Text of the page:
The antioxidant astaxanthin, found in salmon and shellfish, prevents muscle fibrosis / scar tissue formation

  • People who suffer from bone fractures and have to stay immobile for a period of time realise that after the removal of the cast muscles are stiff, due to scar tissue formation
  • In general, any source of immobility, results in fibrosis in muscles, which to some extent is due to the effect of reactive oxygen species (ROS), also known as free radical damage and oxidative damage
  • In the past, astaxanthin, a carotenoid antioxidant found in salmon and shellfish (and also widely available as a nutritional supplement), has been shown to be effective against fibrosis in disused muscle
  • Now a new study has demonstrated that indeed astaxanthin reduces oxidative damage and TGF-beta, the most important pro-fibrotic protein.
  • Astaxanthin is the compound that gives salmon, shellfish (and flamingos!) their pink colour and it is used by algae as a protection against oxidative damage from UV-radiation. Astaxanthin enters the marine food chain and is concentrated in salmon and shellfish.
  • Astaxanthin is widely available as a supplement, safe and beneficial for many other health conditions mediated by free radical damage, and may be a helpful preventive measure against muscle scar tissue formation due to immobilisation.
  • Due to its effect on ROS and TGF-β-beta, astaxanthin may be useful against other fibrotic diseases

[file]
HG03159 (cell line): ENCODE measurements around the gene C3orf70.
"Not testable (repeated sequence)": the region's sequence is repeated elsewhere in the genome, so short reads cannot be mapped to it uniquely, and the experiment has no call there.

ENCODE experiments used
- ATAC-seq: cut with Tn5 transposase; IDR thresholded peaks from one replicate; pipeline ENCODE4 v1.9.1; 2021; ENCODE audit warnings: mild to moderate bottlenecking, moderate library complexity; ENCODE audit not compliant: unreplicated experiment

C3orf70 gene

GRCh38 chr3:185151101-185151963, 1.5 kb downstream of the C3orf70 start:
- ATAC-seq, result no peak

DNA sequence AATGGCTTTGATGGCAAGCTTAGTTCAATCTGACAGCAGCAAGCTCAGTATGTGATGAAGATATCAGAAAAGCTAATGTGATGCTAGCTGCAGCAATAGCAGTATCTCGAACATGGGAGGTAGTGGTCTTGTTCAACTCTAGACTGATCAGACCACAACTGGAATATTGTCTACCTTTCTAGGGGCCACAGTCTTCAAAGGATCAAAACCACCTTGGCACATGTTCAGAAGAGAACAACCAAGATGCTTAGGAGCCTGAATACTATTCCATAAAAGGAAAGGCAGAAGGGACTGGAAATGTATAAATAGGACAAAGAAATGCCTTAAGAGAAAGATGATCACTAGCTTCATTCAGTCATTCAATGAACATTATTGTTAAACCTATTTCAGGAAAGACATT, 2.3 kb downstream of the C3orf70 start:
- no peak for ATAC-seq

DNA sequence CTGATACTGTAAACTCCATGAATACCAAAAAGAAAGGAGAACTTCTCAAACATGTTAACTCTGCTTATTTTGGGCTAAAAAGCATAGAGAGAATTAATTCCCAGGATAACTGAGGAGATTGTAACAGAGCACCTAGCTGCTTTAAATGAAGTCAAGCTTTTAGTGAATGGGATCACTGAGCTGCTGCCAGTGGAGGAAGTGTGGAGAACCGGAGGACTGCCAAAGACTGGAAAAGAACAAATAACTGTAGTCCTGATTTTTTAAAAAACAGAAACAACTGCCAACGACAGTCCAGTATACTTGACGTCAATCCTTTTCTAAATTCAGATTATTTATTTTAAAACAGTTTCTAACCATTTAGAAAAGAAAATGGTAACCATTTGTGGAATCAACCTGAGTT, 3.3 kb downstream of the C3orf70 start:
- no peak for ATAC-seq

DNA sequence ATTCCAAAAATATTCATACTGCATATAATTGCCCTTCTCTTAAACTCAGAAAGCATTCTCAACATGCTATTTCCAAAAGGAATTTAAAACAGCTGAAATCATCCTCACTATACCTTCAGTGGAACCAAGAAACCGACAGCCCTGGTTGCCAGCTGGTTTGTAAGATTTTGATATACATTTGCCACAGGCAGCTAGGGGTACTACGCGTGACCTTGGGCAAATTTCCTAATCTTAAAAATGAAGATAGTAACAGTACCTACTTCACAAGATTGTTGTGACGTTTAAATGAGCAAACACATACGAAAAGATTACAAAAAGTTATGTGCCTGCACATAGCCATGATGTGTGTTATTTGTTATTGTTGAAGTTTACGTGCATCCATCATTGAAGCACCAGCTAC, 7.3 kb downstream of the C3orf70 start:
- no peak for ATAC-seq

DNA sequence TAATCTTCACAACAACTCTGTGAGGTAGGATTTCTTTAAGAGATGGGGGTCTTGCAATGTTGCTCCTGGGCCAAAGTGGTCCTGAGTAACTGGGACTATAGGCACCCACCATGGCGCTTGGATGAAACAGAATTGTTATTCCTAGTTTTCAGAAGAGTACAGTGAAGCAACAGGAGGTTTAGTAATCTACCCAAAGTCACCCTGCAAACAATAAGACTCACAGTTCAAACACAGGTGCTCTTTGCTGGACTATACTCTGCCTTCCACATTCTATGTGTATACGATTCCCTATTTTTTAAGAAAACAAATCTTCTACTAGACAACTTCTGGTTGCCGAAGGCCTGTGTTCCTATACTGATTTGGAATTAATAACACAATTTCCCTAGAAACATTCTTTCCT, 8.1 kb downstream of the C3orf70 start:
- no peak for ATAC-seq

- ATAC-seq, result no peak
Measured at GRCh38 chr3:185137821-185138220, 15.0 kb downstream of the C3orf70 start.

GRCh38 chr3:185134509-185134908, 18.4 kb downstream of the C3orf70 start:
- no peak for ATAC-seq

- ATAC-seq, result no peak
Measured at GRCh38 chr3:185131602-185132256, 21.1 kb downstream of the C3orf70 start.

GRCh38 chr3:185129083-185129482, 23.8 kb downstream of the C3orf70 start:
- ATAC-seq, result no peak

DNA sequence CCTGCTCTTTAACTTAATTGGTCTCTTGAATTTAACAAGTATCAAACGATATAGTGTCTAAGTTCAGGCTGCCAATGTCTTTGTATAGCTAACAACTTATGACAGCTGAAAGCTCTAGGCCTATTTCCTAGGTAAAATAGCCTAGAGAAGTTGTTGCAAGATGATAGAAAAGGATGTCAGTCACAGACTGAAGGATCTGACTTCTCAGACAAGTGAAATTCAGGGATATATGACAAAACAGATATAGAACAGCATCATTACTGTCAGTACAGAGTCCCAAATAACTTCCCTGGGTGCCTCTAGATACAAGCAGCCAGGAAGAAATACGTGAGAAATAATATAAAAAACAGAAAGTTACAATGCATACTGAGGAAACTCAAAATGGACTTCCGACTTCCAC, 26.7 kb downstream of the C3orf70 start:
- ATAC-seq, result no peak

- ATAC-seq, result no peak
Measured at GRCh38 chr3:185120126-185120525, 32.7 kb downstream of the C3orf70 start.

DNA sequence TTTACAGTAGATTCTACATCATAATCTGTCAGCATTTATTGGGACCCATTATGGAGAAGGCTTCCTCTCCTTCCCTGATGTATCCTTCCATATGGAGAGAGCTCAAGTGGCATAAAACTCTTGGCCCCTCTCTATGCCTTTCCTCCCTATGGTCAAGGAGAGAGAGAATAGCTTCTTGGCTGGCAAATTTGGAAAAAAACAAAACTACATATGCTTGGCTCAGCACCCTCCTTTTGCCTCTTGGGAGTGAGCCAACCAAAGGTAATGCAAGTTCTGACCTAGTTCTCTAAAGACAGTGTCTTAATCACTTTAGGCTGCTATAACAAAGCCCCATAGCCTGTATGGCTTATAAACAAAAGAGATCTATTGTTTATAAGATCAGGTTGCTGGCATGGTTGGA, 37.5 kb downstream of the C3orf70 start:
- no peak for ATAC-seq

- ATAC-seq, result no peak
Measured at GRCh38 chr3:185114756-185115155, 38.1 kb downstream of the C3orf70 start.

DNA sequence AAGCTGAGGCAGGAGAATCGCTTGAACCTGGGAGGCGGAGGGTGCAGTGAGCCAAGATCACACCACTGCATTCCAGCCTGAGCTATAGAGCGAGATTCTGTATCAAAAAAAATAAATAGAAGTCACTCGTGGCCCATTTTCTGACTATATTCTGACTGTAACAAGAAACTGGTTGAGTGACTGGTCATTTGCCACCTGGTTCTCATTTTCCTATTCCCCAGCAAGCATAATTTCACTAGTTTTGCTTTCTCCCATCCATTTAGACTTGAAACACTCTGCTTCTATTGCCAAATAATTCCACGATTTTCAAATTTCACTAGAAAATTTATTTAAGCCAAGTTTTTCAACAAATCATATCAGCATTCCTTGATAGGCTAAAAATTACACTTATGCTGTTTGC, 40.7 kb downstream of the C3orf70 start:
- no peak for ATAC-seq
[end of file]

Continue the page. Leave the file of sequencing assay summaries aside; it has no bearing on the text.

• Source: Astaxanthin supplementation attenuates immobilization-induced skeletal muscle fibrosis via suppression of oxidative stress.
  • Abstract: Immobilization induces skeletal muscle fibrosis characterized by increasing collagen synthesis in the perimysium and endomysium. Transforming growth factor-β1 (TGF-β1) is associated with this lesion via promoting differentiation of fibroblasts into myofibroblasts. In addition, reactive oxygen species (ROS) are shown to mediate TGF-β1-induced fibrosis in tissues. These reports suggest the importance of ROS reduction for attenuating skeletal muscle fibrosis. Astaxanthin, a powerful antioxidant, has been shown to reduce ROS production in disused muscle. Therefore, we investigated the effects of astaxanthin supplementation on muscle fibrosis under immobilization. In the present study, immobilization increased the collagen fiber area, the expression levels of TGF-β1, α-smooth muscle actin, and superoxide dismutase-1 protein and ROS production. However, these changes induced by immobilization were attenuated by astaxanthin supplementation. These results indicate the effectiveness of astaxanthin supplementation on skeletal muscle fibrosis induced by ankle joint immobilization.